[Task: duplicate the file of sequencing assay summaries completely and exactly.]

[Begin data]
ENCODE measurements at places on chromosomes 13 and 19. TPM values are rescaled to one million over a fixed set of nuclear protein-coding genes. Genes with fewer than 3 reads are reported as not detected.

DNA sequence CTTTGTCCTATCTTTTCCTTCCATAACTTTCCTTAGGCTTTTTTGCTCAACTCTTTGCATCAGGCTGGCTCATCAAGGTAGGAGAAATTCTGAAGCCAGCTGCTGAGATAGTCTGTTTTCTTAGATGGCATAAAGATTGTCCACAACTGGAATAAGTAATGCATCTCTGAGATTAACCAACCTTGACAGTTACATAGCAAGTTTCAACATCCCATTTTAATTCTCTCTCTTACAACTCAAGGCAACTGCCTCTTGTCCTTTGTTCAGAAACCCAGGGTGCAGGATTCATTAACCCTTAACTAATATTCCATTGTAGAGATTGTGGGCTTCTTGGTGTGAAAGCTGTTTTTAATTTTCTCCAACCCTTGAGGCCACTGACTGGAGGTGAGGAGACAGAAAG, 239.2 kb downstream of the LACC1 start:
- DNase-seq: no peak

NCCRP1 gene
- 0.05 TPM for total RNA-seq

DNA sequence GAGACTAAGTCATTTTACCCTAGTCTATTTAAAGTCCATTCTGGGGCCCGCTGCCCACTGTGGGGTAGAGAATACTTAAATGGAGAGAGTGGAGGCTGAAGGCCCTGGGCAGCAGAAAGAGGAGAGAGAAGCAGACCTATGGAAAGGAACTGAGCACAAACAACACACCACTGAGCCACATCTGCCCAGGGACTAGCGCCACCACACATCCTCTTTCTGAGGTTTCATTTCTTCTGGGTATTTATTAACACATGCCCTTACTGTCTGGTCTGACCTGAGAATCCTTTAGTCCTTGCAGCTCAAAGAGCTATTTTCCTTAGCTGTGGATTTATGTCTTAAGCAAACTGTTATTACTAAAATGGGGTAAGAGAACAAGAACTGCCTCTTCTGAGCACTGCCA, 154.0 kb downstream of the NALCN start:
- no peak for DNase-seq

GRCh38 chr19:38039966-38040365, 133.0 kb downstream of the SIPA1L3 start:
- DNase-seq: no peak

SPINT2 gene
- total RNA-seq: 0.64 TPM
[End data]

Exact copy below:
ENCODE measurements at places on chromosomes 13 and 19. TPM values are rescaled to one million over a fixed set of nuclear protein-coding genes. Genes with fewer than 3 reads are reported as not detected.

DNA sequence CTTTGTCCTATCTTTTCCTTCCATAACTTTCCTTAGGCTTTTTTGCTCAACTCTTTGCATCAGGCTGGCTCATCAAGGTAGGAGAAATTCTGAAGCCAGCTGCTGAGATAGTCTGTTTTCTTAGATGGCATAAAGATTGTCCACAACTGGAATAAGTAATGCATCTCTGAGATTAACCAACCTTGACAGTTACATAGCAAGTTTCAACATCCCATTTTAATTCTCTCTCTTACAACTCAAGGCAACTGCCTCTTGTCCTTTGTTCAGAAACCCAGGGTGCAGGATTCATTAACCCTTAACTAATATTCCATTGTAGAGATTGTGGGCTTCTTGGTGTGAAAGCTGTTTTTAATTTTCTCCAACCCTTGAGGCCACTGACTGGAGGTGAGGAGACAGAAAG, 239.2 kb downstream of the LACC1 start:
- DNase-seq: no peak

NCCRP1 gene
- 0.05 TPM for total RNA-seq

DNA sequence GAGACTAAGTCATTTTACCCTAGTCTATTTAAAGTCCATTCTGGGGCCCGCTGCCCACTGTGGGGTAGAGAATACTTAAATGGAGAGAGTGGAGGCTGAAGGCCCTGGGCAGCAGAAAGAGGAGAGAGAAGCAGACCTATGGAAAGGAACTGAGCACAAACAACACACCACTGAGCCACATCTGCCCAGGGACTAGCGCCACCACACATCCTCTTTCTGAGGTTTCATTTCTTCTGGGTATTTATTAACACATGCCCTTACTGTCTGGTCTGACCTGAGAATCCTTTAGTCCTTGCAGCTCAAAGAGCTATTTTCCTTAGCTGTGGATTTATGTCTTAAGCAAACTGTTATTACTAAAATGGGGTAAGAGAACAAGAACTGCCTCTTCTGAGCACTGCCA, 154.0 kb downstream of the NALCN start:
- no peak for DNase-seq

GRCh38 chr19:38039966-38040365, 133.0 kb downstream of the SIPA1L3 start:
- DNase-seq: no peak

SPINT2 gene
- total RNA-seq: 0.64 TPM